Content from the Brookings Doha Center is now archived. In September 2021, after 14 years of impactful partnership, Brookings and the Brookings Doha Center announced that they were ending their affiliation. The Brookings Doha Center is now the Middle East Council on Global Affairs, a separate public policy institution based in Qatar.
While Saudi-Iranian tensions have been on the rise for years, Saudi Arabia’s execution of Sheikh Nimr al-Nimr in January—met with angry reactions in Iran—heightened the stakes so dramatically that there is now serious potential for direct confrontation. Emotions are running high, and even an accidental spark could turn the cold war between the two regional powers hot. Their antagonism is a grave threat to the wider region, which isn’t exactly a bastion of stability these days—and it’s contrary to the long-term interests of Saudi Arabia and Iran.
Muhammad bin Salman, Saudi Arabia’s Deputy Crown Prince and Minister of Defense, stressed in a January interview with The Economist that “a war between Saudi Arabia and Iran [would be] the beginning of a major catastrophe in the region,” adding: “For sure we will not allow any such thing.”
The prince is right—an outright Saudi-Iranian conflict would quickly spiral into a region-wide conflagration with gravely destabilizing effects on the Middle East and beyond. Yet the provocative rhetoric and actions of leaders on both sides continue to fan the flames.
Both sides must work to reduce the temperature and address the root causes of the tension. There are three main considerations that should inform the approach:
- First, each misunderstands the other. While Iranian-Emirati and Iranian-Omani relations are based on dialogue and exchange, Iranian-Saudi relations are based on misunderstanding, ignorance, and isolation. Combined with heightened sectarian prejudice, which has emerged largely in the fertile landscape for hatred and division sown by the 2003 U.S. invasion of Iraq, the long-running enmity between the two nations has only worsened.
- Second, due to Iran being isolated and sanctioned ever since its 1979 revolution, a network of militia leaders, mujahedeen, intelligence agencies, and high-ranking clerics have been able to hijack the state. Rather than pursue national interests such as improving regional cooperation or increasing inward investment, Iranian foreign policy has largely served the private interests of that network. These actors have the most to lose as Iran becomes more open, as their space to maneuver in the shadows would be reduced. In Saudi Arabia and elsewhere in the Arab world, observers tend to perceive Iran’s actions in the region as targeting Saudi Arabia. But often, Iran’s intent is to enrich that shadowy network. The Saudis and Arabs more broadly should support the lifting of sanctions, since it will squeeze those actors in Iran—yet what we see is the opposite. Saudi Arabia could help empower those who genuinely want reform in Iran by encouraging more openness.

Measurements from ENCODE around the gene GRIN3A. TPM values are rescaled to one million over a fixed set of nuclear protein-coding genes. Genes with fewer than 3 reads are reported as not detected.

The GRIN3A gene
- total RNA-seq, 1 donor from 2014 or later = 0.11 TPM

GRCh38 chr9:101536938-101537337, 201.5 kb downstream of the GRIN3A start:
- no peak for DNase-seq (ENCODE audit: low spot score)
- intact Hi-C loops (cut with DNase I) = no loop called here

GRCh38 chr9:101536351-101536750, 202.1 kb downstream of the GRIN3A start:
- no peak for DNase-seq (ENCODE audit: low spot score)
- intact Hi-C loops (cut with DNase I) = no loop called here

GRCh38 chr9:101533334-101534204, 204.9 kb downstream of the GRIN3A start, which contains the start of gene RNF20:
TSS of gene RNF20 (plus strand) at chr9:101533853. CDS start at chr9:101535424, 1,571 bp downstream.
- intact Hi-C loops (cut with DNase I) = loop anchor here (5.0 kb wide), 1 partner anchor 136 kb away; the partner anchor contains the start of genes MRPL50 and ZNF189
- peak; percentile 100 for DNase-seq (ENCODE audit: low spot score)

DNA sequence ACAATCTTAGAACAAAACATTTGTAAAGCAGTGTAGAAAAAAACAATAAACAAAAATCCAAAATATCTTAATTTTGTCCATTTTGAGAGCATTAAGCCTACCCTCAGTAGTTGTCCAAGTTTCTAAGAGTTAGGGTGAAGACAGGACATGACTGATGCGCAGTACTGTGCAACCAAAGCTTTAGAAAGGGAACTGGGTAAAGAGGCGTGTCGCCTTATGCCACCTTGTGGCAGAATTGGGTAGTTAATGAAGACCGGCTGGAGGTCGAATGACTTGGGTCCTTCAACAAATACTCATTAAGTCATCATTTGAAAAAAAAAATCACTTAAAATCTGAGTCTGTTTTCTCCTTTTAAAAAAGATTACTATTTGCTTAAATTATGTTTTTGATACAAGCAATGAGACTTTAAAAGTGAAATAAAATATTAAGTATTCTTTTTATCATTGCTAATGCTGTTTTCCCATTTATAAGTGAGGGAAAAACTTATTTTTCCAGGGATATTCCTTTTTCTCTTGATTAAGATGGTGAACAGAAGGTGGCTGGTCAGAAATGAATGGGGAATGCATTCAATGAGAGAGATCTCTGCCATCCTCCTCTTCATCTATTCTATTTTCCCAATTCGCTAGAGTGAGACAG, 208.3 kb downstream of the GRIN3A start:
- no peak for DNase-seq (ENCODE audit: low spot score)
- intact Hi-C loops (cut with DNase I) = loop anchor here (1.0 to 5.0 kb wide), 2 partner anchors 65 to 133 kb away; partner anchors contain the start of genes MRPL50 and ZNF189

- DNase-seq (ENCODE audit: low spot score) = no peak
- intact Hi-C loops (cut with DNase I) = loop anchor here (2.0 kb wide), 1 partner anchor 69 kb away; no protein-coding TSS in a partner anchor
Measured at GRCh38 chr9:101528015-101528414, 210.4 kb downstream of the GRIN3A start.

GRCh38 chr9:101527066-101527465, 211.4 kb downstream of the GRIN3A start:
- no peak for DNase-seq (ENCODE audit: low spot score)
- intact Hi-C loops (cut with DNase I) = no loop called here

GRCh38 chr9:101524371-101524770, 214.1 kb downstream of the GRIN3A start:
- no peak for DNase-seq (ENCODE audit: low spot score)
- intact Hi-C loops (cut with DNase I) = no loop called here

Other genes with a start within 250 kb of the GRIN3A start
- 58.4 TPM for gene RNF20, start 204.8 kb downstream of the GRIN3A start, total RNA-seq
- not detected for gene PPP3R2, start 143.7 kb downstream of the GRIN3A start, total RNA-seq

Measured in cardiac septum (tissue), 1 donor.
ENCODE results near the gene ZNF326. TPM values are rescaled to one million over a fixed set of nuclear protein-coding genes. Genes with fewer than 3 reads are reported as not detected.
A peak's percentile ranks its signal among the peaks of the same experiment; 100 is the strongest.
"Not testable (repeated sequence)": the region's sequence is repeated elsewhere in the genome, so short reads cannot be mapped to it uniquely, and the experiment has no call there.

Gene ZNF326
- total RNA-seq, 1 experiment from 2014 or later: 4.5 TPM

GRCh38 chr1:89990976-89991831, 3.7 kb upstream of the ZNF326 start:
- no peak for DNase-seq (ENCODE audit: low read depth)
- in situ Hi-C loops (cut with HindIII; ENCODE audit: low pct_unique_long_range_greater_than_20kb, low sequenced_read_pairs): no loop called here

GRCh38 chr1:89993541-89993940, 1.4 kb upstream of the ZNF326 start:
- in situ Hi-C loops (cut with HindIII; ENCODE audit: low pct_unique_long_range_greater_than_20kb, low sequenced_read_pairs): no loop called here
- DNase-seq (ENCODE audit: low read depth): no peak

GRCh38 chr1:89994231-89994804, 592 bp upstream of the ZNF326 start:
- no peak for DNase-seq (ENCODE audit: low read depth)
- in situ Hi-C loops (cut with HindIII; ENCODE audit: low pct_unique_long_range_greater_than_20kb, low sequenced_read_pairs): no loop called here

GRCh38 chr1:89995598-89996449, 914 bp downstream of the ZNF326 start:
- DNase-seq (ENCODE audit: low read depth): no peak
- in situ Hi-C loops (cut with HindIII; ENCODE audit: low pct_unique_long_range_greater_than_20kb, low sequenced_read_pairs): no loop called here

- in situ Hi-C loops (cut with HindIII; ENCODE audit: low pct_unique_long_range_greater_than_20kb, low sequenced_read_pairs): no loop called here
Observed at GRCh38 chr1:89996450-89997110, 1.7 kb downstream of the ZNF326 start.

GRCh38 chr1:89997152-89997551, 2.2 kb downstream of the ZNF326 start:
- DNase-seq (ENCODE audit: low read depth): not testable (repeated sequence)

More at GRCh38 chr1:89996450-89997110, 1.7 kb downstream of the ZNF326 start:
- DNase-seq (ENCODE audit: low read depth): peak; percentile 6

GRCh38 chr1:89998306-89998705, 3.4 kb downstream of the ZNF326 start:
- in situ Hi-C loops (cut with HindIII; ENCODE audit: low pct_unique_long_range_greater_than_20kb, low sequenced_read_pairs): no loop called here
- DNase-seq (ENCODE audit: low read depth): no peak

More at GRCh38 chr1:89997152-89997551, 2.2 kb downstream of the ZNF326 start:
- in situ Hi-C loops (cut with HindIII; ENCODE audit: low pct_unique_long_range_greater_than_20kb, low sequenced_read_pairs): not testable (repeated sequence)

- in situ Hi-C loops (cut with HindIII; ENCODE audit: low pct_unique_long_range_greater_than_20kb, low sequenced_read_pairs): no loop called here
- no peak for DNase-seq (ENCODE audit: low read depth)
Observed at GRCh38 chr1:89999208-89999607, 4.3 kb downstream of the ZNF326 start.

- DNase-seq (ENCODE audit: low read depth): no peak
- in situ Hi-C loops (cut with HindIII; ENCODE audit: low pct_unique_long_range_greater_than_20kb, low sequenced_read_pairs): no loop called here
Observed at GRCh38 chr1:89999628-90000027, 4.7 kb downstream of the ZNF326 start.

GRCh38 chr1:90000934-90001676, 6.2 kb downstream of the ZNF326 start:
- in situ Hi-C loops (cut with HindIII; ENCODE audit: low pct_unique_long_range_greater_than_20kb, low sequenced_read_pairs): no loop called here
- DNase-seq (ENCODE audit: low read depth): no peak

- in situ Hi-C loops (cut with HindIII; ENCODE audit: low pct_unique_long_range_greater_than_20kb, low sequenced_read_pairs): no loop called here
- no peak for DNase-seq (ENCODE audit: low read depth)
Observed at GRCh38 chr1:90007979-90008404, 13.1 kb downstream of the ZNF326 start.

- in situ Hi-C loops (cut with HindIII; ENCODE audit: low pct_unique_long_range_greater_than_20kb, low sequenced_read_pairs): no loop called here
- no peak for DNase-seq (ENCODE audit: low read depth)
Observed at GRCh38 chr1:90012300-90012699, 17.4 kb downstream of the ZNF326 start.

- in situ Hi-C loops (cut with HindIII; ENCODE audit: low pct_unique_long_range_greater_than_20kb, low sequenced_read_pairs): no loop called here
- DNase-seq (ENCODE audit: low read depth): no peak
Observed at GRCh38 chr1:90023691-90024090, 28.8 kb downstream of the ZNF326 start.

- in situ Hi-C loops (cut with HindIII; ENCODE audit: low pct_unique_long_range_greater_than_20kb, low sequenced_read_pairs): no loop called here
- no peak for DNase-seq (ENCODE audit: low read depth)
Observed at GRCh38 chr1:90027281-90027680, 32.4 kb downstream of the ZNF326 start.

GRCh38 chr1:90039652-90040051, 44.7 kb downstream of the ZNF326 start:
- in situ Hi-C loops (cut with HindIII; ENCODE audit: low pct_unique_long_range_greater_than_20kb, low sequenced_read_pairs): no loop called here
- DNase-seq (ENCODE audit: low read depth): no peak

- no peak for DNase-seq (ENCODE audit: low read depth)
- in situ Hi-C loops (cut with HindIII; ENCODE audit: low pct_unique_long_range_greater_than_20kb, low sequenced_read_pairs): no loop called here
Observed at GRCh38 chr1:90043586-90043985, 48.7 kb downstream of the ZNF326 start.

- Third, Iran-Saudi tensions are kept alive by the ever-narrowing space between religious institutions and policymakers in Saudi Arabia. The problem for the House of Saud is that its legitimacy is derived from its custodianship of Mecca and Medina—it needs to appease the clerics, who have unfortunately slid into divisive sectarian rhetoric. The late King Abdullah made steps to distance the state from the clergy, but King Salman’s monarchical arrangement is different, resulting in a shift back toward the clerics.
From vicious to virtuous cycle
To head off outright confrontation, Saudi Arabia and Iran need to identify potential areas of shared interest. Both states’ economies are dependent on oil, and both are working to reduce that reliance. To some extent, each country’s economy depends on the other’s success. Both are targeted by the same terror groups, including al-Qaida and the Islamic State. And the countries face similar environmental threats, including oil spills, challenges related to accelerated industrialization, and water shortages. In all of these areas, Iran and Saudi Arabia can work together.
It won’t be easy, but there are helpful historical examples. Seventy years ago, no one could have imagined France, Germany, and Britain overcoming their regional rivalries to become close political and economic partners. And there are constructive roles for outside powers: Europe, for example, could facilitate more dialogue on religious tolerance in the Middle East, focusing on the 2004 Amman Message that all Muslims have common interests and can unite. Europe can also be more vigilant in ensuring that divisive sectarian clerics do not abuse their political asylum by using it as a platform to broadcast incendiary misinformation and propaganda that often crosses the line into hate speech. Meanwhile, multi-track diplomacy and various types of cultural, educational, and social exchanges between Saudis, Iranians, and others can help break down the barriers of misunderstanding and prejudice.
War between Iran and Saudi Arabia is not inevitable, but both sides must take steps now to turn down the heat. At the end of the day, it is in neither state’s interest to let their already poor relations spiral further downward.